Recent ransomware cyber-attacks have exposed a vulnerable global healthcare IT infrastructure. Personal Health Information data is at risk. Unfortunately, legacy systems now administrate Personal Health Information (PHI) across siloed database networks. Fragmented Electronic Medical Records (EMR) create cumbersome access points and data exchanges are fraught with friction. Patientory is a patient-centered enterprise solution designed to eliminate many of these pain points.
Patientory uses blockchain technologies to ensure end-to-end encryption while adhering to region-specific regulatory guidelines and compliance requirements. Our solution design uses encrypted middleware to meet the high-volume demands of modern day HealthcareIT. Ultimately, Patientory empowers patients, clinical care teams, and insurance providers to overcome many challenges faced within current decentralized environments.
The goal of this post is to provide insights to our platform architecture. This post assumes general knowledge of hardware security models, identity platforms, cloud computing and enclaves (secure elements).
Introducing the Middle-Tier to Blockchain
Many of the early challenges developing blockchain proof of concepts (POCs) for the enterprise revolved around two prominent concerns: scaling and privacy. In addition, the limited two-tiered architecture (client/server) presents version control issues and is difficult for in-house IT teams to implement. Poor key management also is also catastrophic for early adopters.
With time and a maturation of the technology, however, has come evolution and the use of a middle-tier in blockchain architecture. This has enabled in-house teams to develop application functionality and feature sets using familiar tools and languages. This multilevel framework provides a separation of concerns (middleware) similar to modern web infrastructures. The middle layer allows the platform to interface with existing systems and scale more efficiently off-the-chain. The business logic (smart contracts) flows securely on and off the blockchain.
How Does Patientory Fit Into the Picture?
Patientory creates, configures, and query blockchain-enabled smart contracts that leverage both “traditional” cloud middleware and new application services to support blockchain development for nodes on and off the chain. Within this framework, the implementation of modern application services like biometrics and OAuth, real-time data and billing, and personal health insurance information are now possible. Applications can be developed using standard development tools, reducing time-consuming learning curves for onboarding and implementation.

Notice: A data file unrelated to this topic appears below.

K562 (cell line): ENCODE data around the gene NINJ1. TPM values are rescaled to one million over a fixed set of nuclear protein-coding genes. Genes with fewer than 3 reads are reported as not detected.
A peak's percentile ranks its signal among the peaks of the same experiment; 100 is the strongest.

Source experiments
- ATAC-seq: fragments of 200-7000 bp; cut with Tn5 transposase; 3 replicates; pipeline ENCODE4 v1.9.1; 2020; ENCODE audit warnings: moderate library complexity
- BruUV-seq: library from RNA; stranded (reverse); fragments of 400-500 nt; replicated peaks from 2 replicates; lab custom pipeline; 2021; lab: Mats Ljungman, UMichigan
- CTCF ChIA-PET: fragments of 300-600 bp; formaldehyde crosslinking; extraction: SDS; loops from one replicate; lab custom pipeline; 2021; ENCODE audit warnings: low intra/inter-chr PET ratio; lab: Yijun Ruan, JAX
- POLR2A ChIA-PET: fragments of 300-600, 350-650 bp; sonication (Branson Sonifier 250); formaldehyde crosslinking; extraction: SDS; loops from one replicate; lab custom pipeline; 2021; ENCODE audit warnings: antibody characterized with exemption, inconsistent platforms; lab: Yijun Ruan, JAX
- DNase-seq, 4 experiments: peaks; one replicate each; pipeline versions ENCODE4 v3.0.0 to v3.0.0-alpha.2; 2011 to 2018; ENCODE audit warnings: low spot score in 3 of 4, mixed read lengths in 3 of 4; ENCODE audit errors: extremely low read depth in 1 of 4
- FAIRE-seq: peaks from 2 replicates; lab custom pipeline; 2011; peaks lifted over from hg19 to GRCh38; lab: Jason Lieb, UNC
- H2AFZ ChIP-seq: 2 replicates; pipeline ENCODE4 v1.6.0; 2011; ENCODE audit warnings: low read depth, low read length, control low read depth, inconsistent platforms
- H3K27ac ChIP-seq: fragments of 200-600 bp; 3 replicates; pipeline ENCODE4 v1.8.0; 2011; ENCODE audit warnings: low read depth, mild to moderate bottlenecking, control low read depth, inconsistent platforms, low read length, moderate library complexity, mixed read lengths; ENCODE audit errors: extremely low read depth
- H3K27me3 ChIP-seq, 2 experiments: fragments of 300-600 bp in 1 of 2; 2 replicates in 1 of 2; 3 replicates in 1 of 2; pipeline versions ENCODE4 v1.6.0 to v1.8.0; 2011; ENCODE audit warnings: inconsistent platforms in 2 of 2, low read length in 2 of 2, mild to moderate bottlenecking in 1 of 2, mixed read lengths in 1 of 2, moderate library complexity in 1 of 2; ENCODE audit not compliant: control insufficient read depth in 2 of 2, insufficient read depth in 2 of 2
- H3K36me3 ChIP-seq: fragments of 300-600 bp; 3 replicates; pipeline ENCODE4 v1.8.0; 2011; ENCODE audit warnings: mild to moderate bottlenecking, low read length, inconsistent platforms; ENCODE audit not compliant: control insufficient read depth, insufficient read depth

Big Data applications on the Patientory platform is also implemented and executed more expeditiously a with three-tiered architecture. Using this framework, our roadmap can expand to include ingesting Big Data from multiple sources. Harnessing this data will unearth valuable insights for clinical care teams, as well as healthcare intelligence with actionable analytics for better patient outcomes.
How We Envision the Patientory Framework
Please see the infographic below for an illustration of the Patientory framework.
- First, we start with the presentation layer. This is the user touchpoint for accessing their healthcare information in real time. Prescription adherence alerts, wearables data, Explanation of Benefits (EOB), and real-time data can be found here. Hospitals, Clinical Care providers and other enterprise members interface here as well exchanging information securely in the P2P network.
- Second tier: Middleware. Oracles execute in a secure computational environment, and have the cryptographic primitives that allow them to work directly with blockchains. On the platform, business logic executes in a fabric that binds the code to a smart contract. Identity and key management, cryptographic,services,attested data and interaction with the outside world runs in this secure environment.
- Third tier: Data Layer and Schema. This third layer serves as a distributed database of the shared truth between nodes on the blockchain. The ledger is an instantiation of a version specific contract between several different parties. Smart contracts are bound by the ledger, schema, counterparties, logic, and external sources. The platform is fully auditable and can serve to automate many healthcare operational processes.
We are confident that Patientory helps move HealthcareIT into the future. It’s not only long overdue, but the increasing amount of ransomware incidents demands it. Let me know if you feel the same.
Chief Technology Officer